ANANYA S GUHA
I remember Professor Noorul Hasan when he returned after a prestigious fellowship in Manchester University, to teach us in M.A. at the North Eastern Hill University. He was teaching us Thomas Hardy’s ”Jude The Obscure” and by then we knew that he was a Hardy specialist. Prior to taking up the text he gave us an overview of 19th century English fiction, where the point and counterpoint were realism and reality. I sat enchanted, for never had I heard such concepts discussed. Moreover, our understanding of texts prior to this was only piecemeal. Professor Hasan was always viewing texts in specific literary and cultural contexts. This was something I never heard before, but our Professor had an unique style. He would explain a novelist or for that matter a poet in a cultural context. What do you think Father Time represents ? he would ask us.
Days later he took up a John Donne poem. Trying to specify metaphysical wit he said with a flourish : ” It is as if he says Q.E.D. after the poem”! Professor Hasan would use the text as a tool to highlight a writer’s virtues. Ratiocinating as I learnt slowly was an hallmark of the great Metaphysical poets. And then when seminar papers were discussed he would snap: ”What does this word mean? You are writing a paper not fiction”. Again, ”Don’t use a word, the meaning of which you are not sure”. Here was a man inching us towards perfection, or some kind at least.
I wrote an essay on Metaphysical poetry. His comments were: ”Although the essay makes some useful points about individual poems, it fails to put into perspective Metaphysical poetry in its historical and cultural matrix”. Wow, I was learning.
After my Masters I had decided that if it was going to be a Phd, it would only be under the supervision of the one and only Professor Hasan. He was kind. What do you want to work on? he asked. The poets of the 1930s was a prompt but forethought answer. He dismissed it flippantly — ” so much work on this”. ”Why not William Golding?”
And William Golding it was. ”Tradition And Modernism In The Novels Of William Golding” was the subject, peremptorily decided by the teacher. ”You see,” he explained, ”not much has been written on him, you will not have to read much. And what you say should stand”. My mind went back to school. Oh ”Lord Of The Flies”. Poor Piggy, poor Ralph. Was Simon a saint, if so then why did he die so tragically?
”Keep on writing” was Professor Hasan’s maxim, “and then I will read. But remember your first chapter will be the most crucial. It will be theoretical around which the entire thesis will revolve. Around hundred pages”. The words seemed to fade away. Hundred pages of theory. I had no idea of it. I almost gasped. The Professor was looking into oblivion.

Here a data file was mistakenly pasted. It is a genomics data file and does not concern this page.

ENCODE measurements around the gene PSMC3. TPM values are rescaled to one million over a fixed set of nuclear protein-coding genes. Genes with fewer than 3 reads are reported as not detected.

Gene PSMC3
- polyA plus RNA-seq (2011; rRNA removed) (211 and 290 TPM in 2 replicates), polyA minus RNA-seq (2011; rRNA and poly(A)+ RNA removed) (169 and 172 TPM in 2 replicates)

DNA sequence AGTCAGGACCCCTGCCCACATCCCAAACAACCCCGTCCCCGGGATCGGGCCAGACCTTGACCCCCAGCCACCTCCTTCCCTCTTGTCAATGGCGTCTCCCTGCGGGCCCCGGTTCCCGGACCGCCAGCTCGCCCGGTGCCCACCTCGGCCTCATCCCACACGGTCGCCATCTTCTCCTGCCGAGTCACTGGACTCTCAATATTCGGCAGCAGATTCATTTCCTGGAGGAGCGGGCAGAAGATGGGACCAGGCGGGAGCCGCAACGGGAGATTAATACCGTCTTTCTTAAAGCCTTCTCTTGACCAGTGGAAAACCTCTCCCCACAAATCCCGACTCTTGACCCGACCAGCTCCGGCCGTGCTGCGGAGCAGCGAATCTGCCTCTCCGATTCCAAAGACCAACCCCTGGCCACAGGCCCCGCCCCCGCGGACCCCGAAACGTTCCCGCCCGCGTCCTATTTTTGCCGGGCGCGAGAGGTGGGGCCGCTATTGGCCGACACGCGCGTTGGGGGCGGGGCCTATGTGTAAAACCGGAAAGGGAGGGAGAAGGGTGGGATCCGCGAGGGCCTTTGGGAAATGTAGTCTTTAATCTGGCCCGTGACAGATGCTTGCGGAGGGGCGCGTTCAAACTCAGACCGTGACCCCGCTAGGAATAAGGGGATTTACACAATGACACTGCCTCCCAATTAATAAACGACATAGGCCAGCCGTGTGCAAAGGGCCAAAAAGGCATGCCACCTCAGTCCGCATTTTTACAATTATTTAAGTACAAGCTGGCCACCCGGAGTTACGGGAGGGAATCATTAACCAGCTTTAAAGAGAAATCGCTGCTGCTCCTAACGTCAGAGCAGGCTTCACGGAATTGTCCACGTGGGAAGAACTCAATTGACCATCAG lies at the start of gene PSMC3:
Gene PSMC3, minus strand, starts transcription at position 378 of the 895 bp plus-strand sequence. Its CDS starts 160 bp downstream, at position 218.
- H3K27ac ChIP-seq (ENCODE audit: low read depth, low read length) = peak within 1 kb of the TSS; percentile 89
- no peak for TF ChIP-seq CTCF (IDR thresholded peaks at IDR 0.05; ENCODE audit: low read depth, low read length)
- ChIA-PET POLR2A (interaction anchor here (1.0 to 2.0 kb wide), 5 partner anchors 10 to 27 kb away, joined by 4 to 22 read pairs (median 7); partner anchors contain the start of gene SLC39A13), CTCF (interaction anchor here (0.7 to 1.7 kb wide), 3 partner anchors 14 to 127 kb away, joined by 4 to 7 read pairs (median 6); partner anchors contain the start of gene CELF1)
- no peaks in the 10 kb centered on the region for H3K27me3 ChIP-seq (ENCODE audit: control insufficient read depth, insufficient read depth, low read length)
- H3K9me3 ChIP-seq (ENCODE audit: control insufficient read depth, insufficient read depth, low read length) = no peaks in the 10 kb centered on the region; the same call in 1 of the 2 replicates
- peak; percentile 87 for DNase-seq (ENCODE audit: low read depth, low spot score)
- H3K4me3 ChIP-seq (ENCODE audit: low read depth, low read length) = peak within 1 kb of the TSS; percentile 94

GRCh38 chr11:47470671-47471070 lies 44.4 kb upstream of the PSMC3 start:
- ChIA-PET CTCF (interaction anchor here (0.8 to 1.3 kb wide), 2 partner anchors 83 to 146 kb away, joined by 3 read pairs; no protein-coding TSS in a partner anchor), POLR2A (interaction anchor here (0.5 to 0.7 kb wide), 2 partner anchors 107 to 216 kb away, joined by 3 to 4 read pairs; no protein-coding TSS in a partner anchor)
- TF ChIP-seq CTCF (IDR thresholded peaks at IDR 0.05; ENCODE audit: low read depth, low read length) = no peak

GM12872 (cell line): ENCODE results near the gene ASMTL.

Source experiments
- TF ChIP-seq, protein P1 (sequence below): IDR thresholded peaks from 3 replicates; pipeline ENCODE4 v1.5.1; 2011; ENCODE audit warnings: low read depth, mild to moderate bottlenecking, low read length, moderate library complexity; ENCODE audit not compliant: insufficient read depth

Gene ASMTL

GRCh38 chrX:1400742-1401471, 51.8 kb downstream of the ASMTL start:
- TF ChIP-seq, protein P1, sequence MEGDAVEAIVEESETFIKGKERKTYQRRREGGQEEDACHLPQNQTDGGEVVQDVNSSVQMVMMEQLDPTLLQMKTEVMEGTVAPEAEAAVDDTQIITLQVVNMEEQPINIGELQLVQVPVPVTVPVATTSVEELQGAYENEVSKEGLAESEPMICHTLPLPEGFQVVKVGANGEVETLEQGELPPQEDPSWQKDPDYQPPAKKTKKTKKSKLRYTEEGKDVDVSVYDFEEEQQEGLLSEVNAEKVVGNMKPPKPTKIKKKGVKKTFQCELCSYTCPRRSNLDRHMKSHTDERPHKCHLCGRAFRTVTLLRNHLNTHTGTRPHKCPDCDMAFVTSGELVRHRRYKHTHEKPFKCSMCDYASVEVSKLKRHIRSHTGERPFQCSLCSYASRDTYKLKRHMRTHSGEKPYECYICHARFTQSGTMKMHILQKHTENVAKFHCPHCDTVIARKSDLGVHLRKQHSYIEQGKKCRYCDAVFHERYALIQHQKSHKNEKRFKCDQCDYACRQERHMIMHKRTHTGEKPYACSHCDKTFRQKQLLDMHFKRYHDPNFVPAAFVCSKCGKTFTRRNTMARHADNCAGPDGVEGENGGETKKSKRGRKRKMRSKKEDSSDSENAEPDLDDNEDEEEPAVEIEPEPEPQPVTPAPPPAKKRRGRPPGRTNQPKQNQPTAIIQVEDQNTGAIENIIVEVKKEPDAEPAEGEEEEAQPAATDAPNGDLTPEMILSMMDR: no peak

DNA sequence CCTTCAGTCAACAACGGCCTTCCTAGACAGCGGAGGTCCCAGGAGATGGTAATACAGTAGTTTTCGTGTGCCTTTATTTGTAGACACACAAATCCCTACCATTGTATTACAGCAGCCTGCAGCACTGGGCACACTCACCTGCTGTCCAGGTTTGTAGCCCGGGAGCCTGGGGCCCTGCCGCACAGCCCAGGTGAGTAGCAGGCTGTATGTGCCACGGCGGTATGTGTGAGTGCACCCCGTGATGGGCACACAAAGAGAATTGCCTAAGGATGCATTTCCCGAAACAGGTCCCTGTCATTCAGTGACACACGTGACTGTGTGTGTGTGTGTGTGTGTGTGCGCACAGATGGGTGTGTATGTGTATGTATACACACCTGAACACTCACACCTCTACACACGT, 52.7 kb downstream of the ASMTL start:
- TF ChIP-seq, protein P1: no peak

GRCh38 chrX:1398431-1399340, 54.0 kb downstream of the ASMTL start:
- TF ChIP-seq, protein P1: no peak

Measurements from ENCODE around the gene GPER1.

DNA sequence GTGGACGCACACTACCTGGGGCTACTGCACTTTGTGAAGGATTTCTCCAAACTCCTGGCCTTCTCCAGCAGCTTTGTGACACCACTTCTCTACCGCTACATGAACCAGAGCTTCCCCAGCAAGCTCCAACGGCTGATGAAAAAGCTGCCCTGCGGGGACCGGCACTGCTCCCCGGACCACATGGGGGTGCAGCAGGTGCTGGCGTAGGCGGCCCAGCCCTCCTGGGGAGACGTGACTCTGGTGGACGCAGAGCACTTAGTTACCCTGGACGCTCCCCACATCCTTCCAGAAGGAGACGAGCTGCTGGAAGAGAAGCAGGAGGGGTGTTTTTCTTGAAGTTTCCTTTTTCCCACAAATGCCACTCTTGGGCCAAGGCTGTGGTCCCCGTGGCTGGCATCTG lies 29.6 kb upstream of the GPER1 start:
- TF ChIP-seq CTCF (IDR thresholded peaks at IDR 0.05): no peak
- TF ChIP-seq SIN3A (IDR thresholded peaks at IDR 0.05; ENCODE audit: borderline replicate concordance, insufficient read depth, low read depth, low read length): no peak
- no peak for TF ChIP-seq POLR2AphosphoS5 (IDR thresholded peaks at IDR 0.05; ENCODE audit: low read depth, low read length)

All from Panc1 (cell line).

Meeting him in his department room with the ostensible reason of discussing my work, turned out to be more than exciting. ”Do you know I was taught by Firaq Gorakhpuri. When he spoke on Wordsworth it was as if Wordsworth was peeling off the creative layers of his poetry.” Allahabad University in the sixties he averred, had some of the best teachers of English Literature, Firaq, his brother, the Bose brothers and so on. I was transported to a new world of literature and culture. ”You see those days it was an euphoria in the aftermath of the freedom movement. We debated, discussed, had talks and in the midst of it all was Firaq, two whisky bottles dangling in his sherwani”.
”The problem with teachers,” he said, “is that they do not go into the creative processes of a text, they cannot build a context out of a text”.
I learnt from Professor Hasan, the nuances of teaching and learning, the critical use of language, and the ability to question, with the context emerging from a text. ”Your chapter on ‘Darkness Visible’ you should send to ”Modern Fiction Studies”. I almost fell down from my chair. My writing in Modern Fiction Studies, arguably, one of the best journals of fiction studies in the world?! I never did. But Professor Hasan never minced words. He meant what he said. He was not vulnerable to blandishment of any kind. He knew what was quality academic writing and what was not. ”You have improved considerably Ananya” he said. I winced. ”In MA you were not good. I used to wonder, this boy speaks so well, but writes badly”. Professor Hasan could be blunt! Above all he loved humanity, in tolerance even of those who harmed him the most. RIP beloved Sir.
(A brilliant Hardy scholar Prof Hasan worked under the supervision of C.B. Cox at Manchester. Professor Hasan was also a brilliant teacher, thinker and translator. He also translated the poems of Firaq Gorakhpuri and Meena Kumari into English. Translations which were received very well.)